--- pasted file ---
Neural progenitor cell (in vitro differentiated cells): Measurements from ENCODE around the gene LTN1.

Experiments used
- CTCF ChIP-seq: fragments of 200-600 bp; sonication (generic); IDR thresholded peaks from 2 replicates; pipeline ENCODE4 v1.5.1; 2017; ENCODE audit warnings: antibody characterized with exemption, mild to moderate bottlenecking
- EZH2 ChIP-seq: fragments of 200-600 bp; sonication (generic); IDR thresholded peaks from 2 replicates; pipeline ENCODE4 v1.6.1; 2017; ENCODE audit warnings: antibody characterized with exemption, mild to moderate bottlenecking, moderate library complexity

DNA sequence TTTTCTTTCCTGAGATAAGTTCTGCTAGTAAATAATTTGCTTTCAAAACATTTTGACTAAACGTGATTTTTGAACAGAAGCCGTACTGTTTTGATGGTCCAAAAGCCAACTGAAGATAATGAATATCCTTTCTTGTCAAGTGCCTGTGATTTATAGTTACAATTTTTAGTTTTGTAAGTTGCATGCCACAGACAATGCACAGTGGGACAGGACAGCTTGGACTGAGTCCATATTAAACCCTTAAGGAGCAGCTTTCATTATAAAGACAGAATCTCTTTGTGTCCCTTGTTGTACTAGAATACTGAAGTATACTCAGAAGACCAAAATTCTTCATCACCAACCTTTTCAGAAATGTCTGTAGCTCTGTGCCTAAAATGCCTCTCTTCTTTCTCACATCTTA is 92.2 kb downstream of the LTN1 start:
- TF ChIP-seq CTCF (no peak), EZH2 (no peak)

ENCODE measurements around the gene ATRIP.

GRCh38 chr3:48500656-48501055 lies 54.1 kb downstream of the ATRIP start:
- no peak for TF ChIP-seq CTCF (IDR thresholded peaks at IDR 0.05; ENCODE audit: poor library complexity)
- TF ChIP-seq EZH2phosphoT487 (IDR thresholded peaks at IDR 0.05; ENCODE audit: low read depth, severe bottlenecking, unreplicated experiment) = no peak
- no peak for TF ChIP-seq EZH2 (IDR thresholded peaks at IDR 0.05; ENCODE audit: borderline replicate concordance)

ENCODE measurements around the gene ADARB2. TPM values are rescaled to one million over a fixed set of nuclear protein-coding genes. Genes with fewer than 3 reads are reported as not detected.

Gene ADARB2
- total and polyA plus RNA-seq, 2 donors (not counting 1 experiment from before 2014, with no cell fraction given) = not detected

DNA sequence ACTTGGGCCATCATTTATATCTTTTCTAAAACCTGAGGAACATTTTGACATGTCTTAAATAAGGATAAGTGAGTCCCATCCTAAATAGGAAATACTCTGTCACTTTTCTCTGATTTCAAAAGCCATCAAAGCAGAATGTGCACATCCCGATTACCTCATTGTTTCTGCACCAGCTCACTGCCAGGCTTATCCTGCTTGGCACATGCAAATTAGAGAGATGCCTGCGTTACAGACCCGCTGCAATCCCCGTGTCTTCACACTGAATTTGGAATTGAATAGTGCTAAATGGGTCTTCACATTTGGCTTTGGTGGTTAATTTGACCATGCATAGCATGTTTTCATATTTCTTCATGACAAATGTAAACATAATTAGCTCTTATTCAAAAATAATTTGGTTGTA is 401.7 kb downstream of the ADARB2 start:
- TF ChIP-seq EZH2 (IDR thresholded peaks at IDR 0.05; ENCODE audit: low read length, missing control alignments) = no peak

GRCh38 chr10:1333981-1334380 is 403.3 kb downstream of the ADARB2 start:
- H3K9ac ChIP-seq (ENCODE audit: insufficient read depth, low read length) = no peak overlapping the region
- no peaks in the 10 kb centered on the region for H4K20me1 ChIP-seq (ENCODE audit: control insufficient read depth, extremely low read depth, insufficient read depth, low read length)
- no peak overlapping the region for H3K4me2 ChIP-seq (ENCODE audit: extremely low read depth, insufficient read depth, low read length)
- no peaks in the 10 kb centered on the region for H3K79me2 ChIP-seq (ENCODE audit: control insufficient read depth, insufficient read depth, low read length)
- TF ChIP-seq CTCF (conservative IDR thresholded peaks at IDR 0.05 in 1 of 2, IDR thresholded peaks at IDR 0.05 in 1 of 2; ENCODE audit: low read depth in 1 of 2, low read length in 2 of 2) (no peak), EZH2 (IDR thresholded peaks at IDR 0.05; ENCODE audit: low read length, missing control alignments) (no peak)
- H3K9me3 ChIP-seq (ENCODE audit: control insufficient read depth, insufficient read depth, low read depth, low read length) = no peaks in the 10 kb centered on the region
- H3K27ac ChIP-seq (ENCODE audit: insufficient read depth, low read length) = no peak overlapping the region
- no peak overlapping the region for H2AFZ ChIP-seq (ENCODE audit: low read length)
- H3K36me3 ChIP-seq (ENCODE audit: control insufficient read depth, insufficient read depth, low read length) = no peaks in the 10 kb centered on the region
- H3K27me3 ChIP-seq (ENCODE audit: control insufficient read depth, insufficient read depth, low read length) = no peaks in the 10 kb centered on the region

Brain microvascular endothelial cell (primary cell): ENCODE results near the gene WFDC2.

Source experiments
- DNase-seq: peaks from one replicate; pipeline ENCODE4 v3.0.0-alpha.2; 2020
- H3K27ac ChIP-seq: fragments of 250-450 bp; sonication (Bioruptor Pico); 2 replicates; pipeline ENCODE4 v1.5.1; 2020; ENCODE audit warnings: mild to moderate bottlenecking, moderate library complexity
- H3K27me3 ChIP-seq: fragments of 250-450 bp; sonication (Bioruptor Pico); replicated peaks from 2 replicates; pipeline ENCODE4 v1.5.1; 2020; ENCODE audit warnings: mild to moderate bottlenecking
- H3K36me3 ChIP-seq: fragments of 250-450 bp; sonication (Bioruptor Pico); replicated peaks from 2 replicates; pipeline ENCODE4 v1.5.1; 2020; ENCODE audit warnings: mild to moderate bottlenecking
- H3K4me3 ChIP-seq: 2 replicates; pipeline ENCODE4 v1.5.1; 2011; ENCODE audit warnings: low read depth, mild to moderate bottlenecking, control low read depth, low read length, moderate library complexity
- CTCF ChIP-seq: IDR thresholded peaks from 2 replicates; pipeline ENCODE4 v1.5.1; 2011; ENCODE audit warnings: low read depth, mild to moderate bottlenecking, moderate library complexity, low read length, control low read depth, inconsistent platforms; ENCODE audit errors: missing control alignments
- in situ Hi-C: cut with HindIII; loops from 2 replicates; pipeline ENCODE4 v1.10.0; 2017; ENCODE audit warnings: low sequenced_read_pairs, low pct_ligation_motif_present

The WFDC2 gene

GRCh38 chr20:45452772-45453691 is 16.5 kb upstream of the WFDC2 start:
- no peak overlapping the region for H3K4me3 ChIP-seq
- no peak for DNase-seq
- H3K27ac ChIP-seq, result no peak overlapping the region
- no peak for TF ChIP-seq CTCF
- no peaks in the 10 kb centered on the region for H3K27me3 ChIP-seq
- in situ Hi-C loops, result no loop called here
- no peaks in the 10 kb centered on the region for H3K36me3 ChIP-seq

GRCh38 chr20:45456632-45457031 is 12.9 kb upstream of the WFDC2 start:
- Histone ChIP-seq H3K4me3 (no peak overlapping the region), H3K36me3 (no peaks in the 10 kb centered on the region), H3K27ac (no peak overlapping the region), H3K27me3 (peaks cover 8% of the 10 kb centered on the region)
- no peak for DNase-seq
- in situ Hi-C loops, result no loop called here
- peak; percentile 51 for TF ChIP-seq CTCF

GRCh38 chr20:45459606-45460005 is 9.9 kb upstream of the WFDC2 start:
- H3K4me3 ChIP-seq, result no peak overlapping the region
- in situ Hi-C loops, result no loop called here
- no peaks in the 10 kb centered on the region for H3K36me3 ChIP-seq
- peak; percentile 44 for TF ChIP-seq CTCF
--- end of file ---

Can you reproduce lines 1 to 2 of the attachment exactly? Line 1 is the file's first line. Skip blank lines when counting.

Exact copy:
Neural progenitor cell (in vitro differentiated cells): Measurements from ENCODE around the gene LTN1.

Experiments used